While circumcision in Judaism was a physical act, it was always meant to be a sign of what God was/is doing in the heart.

Consider these words: "Circumcise your hearts, therefore, and do not be stiff-necked any longer. For the Lord your God is God of gods and Lord of lords, the great God, mighty and awesome, who shows no partiality and accepts no bribes. He defends the cause of the fatherless and the widow, and loves the alien, giving him food and clothing. And you are to love those who are aliens, for you yourselves were aliens in Egypt." - Deuteronomy 10:16-19

Consider also: "Circumcise yourselves to the Lord, circumcise your hearts, you men of Judah and people of Jerusalem, or my wrath will break out and burn like fire because of the evil you have done - burn with no one to quench it." - Jeremiah 4:4

Finally, consider what the Apostle Paul says: "A man is not a Jew if he is only one outwardly, nor is circumcision merely outward and physical. No, a man is a Jew if he is one inwardly; and circumcision is circumcision of the heart, by the Spirit, not by the written code. Such a man's praise is not from men, but from God." - Romans 2:28-29

Jesus came to circumcise the hearts of human bring light to darkness, to bring righteousness to unrighteousness, to bring hope to despair, to bring purity and holiness to the impure, and to bring life to the lifeless.

Origen in the third century says, "So, when he died, we died with him, and when he rose, we rose with him. Likewise, we were also circumcised along with him."

As we enter this final week of Advent and prepare to celebrate the birth of Jesus, let us invite Jesus to fill our dark world with His light and to circumcise our hearts - giving us hearts of pure love for God and neighbor - giving us hearts of praise and worship that sing "Glory to God in the highest!"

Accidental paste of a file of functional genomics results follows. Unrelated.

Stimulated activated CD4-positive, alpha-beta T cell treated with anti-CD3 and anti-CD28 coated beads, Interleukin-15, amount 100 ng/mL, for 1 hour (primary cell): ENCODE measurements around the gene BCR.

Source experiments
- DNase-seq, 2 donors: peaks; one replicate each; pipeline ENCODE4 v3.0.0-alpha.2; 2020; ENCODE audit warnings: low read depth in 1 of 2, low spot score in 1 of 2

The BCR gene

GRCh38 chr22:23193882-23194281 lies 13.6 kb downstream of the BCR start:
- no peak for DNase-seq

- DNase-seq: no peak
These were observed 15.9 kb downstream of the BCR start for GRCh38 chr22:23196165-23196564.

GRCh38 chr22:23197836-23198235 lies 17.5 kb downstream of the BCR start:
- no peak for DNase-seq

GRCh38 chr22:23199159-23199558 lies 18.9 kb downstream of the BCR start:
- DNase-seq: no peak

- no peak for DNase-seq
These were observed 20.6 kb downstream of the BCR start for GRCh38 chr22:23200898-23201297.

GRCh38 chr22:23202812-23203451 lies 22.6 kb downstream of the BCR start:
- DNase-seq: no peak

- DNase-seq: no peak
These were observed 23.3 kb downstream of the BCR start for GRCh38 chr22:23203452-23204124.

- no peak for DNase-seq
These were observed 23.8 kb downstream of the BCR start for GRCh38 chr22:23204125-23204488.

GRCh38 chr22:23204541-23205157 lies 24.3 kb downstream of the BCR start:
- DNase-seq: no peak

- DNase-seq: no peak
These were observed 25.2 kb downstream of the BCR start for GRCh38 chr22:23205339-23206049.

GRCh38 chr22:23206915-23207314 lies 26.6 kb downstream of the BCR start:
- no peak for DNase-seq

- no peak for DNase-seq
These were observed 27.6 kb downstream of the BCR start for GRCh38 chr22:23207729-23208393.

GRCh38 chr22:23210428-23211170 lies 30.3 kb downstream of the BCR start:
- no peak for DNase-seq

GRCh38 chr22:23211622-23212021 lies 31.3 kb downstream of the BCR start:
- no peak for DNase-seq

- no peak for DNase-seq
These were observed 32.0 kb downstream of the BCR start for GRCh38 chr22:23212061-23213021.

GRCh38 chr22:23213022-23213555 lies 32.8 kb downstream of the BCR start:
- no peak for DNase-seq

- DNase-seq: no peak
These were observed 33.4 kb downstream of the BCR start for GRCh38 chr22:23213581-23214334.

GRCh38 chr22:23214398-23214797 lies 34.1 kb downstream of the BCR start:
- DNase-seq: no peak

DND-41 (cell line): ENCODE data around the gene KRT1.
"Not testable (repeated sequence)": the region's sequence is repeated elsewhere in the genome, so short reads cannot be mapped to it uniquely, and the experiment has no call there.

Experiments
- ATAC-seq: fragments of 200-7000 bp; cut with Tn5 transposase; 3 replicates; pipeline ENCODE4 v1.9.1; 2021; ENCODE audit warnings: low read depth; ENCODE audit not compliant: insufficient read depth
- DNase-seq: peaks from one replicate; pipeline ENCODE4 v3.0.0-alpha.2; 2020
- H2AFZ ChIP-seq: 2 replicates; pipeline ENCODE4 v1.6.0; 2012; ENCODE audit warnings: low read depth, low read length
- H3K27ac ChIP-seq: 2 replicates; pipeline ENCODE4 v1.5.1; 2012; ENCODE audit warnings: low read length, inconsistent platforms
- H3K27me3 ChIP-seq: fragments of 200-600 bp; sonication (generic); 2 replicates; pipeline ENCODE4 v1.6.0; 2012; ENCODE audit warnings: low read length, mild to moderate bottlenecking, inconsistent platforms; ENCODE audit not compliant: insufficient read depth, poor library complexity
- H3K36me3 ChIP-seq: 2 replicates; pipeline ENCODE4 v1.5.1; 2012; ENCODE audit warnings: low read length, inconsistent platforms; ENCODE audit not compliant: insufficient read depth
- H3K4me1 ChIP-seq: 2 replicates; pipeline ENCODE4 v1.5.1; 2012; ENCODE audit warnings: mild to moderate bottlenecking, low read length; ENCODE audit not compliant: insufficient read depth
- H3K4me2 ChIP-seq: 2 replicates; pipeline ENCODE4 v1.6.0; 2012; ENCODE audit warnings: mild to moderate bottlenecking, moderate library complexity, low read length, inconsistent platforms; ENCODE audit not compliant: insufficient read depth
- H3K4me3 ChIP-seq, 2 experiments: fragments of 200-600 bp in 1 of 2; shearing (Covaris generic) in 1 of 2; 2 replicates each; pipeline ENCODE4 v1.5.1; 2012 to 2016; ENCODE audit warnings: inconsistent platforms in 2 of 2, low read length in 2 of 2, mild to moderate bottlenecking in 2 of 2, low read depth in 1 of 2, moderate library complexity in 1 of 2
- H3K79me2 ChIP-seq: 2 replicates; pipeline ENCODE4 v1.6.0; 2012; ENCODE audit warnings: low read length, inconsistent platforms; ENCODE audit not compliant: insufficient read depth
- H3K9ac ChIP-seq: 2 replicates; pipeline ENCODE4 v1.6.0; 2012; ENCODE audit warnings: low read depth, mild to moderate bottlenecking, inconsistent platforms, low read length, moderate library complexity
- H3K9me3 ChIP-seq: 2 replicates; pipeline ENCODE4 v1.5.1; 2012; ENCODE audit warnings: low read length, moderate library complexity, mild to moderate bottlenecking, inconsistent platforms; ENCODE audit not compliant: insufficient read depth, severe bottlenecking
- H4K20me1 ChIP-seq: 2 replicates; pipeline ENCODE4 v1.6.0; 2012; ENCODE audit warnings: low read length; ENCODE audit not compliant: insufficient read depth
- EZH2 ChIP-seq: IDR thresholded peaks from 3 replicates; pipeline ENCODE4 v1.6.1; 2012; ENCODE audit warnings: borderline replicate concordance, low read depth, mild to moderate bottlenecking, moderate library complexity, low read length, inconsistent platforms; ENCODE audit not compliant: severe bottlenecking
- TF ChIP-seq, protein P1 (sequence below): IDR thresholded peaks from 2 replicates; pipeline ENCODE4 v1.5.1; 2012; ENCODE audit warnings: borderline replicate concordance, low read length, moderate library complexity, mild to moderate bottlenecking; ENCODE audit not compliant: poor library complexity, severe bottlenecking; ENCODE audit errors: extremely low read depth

Monday, December 14, 2015

Week Four: December 14-21, 2015 - Luke 1:67 - 2:7

The theme for this week is COVENANT.  Our salvation, given to us as a gift of grace through our Savior Jesus Christ, is an act of COVENANT-KEEPING by God.  Therefore, when our faith is shaped by Jesus, we live in COVENANT with God through Jesus Christ - living obediently to Jesus' commands to love God and love neighbor while recognizing God's complete faithfulness to keep COVENANT with us.

There are three ways (at least) we see COVENANT in this passage.

First, in the Benedictus*, Zechariah's words of prophecy (vs. 67-79), we see God's COVENANT-KEEPING with Zechariah.  Back in the early verses of Luke 1, an angel appeared to Zechariah and promised him (and Elizabeth) a son named John who would "turn many of the people of Israel to the Lord their God (vs. 16)."  In Zechariah's prophecy, Zechariah is foretelling what his newborn son will do as "the prophet of the Most High (vs. 76)."  Even before John is grown and begins his ministry and before Jesus is born, Zechariah praises God for bringing salvation to Israel.  We should keenly be aware that Zechariah understands God's faithfulness to him in the larger context of God's faithfulness to Israel.  Similarly, God's faithfulness to us is not for our sake alone.  God blesses us that we might be a blessing to others.